The Tragedy of Antony and Cleopatra
The Tragedy of Antony and Cleopatra
by William Shakespeare
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The Tragedy of Antony and Cleopatra Act IV, Scene ix Summary

  • Back at Caesar’s camp, a sentry and his company are on watch when they overhear Enobarbus railing privately against himself.
  • He hopes to die because he's deserted Antony, and the grief it gives him. Enobarbus begs Antony to forgive him, though he wants the world will remember him as a traitor and a fugitive.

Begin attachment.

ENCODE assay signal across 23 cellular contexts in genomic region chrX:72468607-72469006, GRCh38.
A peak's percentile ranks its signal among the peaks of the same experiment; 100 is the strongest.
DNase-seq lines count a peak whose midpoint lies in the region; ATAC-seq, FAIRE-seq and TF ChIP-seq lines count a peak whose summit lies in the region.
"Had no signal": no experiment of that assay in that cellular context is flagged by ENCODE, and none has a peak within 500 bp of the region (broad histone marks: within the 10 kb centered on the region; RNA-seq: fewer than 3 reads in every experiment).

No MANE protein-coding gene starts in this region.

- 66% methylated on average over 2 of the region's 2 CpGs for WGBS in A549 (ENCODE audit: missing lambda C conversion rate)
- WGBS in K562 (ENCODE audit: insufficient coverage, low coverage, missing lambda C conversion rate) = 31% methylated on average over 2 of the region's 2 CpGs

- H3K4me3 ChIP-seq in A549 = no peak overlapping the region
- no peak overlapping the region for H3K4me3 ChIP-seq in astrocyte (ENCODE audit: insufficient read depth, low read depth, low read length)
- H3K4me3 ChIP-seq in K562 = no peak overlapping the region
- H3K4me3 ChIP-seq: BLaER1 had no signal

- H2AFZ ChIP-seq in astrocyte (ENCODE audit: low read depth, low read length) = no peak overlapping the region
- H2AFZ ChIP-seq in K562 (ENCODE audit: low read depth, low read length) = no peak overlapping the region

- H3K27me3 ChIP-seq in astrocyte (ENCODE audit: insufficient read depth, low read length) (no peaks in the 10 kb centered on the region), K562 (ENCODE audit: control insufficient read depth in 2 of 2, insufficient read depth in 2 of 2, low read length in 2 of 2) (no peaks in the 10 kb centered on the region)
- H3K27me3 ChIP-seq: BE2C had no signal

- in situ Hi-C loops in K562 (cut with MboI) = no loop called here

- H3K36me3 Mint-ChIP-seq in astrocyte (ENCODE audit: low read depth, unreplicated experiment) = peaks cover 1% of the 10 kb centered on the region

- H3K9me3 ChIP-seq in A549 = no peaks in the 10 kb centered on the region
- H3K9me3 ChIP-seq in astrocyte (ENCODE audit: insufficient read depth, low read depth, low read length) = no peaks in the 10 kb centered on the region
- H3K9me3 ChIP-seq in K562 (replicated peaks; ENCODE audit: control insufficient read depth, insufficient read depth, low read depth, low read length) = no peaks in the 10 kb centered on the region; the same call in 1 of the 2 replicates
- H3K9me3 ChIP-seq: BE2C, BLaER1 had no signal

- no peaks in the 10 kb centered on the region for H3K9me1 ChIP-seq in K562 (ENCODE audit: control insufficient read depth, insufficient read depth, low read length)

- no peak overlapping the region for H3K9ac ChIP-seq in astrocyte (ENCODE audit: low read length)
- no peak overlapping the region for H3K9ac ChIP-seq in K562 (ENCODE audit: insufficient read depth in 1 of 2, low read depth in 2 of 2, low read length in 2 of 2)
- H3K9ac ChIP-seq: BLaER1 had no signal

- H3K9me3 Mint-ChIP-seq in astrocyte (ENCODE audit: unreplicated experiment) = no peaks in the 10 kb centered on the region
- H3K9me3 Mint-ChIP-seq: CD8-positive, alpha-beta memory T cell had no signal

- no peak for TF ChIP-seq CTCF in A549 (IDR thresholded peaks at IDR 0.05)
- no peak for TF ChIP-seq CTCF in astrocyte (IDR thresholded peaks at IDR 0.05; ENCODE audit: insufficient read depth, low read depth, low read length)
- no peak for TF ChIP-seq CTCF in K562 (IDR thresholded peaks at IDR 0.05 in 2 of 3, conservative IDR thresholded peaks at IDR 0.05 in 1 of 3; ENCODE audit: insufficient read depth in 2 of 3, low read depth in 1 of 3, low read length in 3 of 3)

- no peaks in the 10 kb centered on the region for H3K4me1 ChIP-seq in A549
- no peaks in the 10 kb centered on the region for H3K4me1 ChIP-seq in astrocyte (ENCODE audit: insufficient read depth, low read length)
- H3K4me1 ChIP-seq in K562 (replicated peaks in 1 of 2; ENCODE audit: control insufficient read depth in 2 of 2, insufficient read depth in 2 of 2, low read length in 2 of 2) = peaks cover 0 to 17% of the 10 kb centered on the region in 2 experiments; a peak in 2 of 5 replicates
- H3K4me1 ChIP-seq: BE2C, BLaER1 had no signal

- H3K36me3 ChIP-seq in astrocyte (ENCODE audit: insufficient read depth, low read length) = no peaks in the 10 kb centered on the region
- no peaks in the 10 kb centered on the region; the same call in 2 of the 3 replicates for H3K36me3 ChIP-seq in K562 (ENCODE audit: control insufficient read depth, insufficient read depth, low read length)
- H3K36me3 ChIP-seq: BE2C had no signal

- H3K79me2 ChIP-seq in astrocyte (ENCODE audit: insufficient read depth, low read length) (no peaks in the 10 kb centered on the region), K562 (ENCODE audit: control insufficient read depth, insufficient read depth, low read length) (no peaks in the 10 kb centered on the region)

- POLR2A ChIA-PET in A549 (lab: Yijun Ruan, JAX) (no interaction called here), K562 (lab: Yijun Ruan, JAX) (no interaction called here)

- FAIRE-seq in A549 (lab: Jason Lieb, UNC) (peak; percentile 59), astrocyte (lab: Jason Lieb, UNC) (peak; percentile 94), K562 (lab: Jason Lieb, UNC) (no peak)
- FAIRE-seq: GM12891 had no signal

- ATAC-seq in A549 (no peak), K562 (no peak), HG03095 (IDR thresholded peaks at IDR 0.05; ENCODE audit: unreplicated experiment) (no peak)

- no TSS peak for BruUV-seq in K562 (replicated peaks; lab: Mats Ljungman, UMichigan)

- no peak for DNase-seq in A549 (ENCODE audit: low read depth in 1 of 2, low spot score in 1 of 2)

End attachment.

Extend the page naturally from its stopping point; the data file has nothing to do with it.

• Then Enobarbus cries out and is silent, prompting the sentries (who have been listening) to go and look at him.
  • They find he has fainted.
  • No, wait, he’s died.
  • They decide to bear his body to the court of guard, as he’s an important man, and they hope he might arise still, though it’s clear to the audience that he’s died of his own grief.

Next Page: Act IV, Scene x
Previous Page: Act IV, Scene viii

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